The Ducks finished second in their respective heat with a season's-best mark of 3:29.74--four seconds behind event-leader Arkansas, who clocked the then-fastest time in the world this year.

Although she was supportive of her teammates, Todd left Eugene almost immediately upon her return from Lawrence. She flew back to her hometown of Chandler, Arizona, the following Monday to be with her family.

Always a Duck
Before she left Eugene, Coach Johnson asked Todd what she would like him to say publicly, if anything, regarding her absence from the team.

null"He said, 'It's your call, I'm 100 percent behind you. Whatever you say, that's what I'm doing," she said. "I told him I didn't want to talk about it, and I don't want anyone to know. He's kept to his word. I really appreciate him for that.

"He went through a lot for me."

The ongoing trust between Todd and Johnson dates back to her senior year of high school. A month after committing to run for Oregon, Todd tore her ACL. She was afraid Johnson would reduce her scholarship or worse, but when she told him the news, he reassured her the injury didn't change his commitment to her. He even offered to have her get surgery when she arrived in Eugene.

"A lot of coaches would have taken my scholarship or reduced it, but he was quick to help," Todd remembered. "He said, 'Don't worry about it, we'll get the problem solved, we'll fix it, you're still welcome here.'"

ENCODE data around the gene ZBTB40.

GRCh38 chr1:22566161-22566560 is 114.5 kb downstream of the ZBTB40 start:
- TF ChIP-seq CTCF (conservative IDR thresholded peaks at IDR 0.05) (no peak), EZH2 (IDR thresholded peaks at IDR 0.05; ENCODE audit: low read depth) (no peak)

At that moment, Todd knew she could count on Johnson.

Since returning to Arizona, Todd has been coached by her father and is receiving workouts from her Oregon sprint coach, Curtis Taylor. She has not signed with an agent or a sponsor yet, but is exploring her options.

nullWithout Todd, the Ducks finished second at the NCAA Championships--just 10 points behind Arkansas. If she had qualified and scored high in her signature events (100m, long jump and 4x100m), the Ducks would have potentially won another NCAA team title.

Being the Underdog
Last year, Todd was on top of the world. She ran sub-11 seconds in the 100m five times; finished third in the 100m and fourth in the long jump at the USATF Outdoor Championships; competed in both the 100m and long jump at the World Championships; and even contributed to Team USA's 4x100m relay that earned silver in Beijing.

It's been a difficult year for Todd, but she maintains her confidence heading into the U.S. Olympic Team Trials based on what she has already accomplished in her darkest hours.

Todd referred to last year's NCAA Championships as "the worst meet of my life." She failed to make the final in the 100m, and finished fourth in the long jump. Despite the low moments, Todd returned to USAs two weeks later and qualified for the World Championships in two individual events.

"That's how I'm heading into the Trials right now--no expectations," she said. "Obviously, I'm an underdog right now because I haven't been running as fast as everybody else, but I take that and I run with it. I'm going to go out, have fun and do what I did last year.

"I have the confidence to know that it's going to happen at the right time."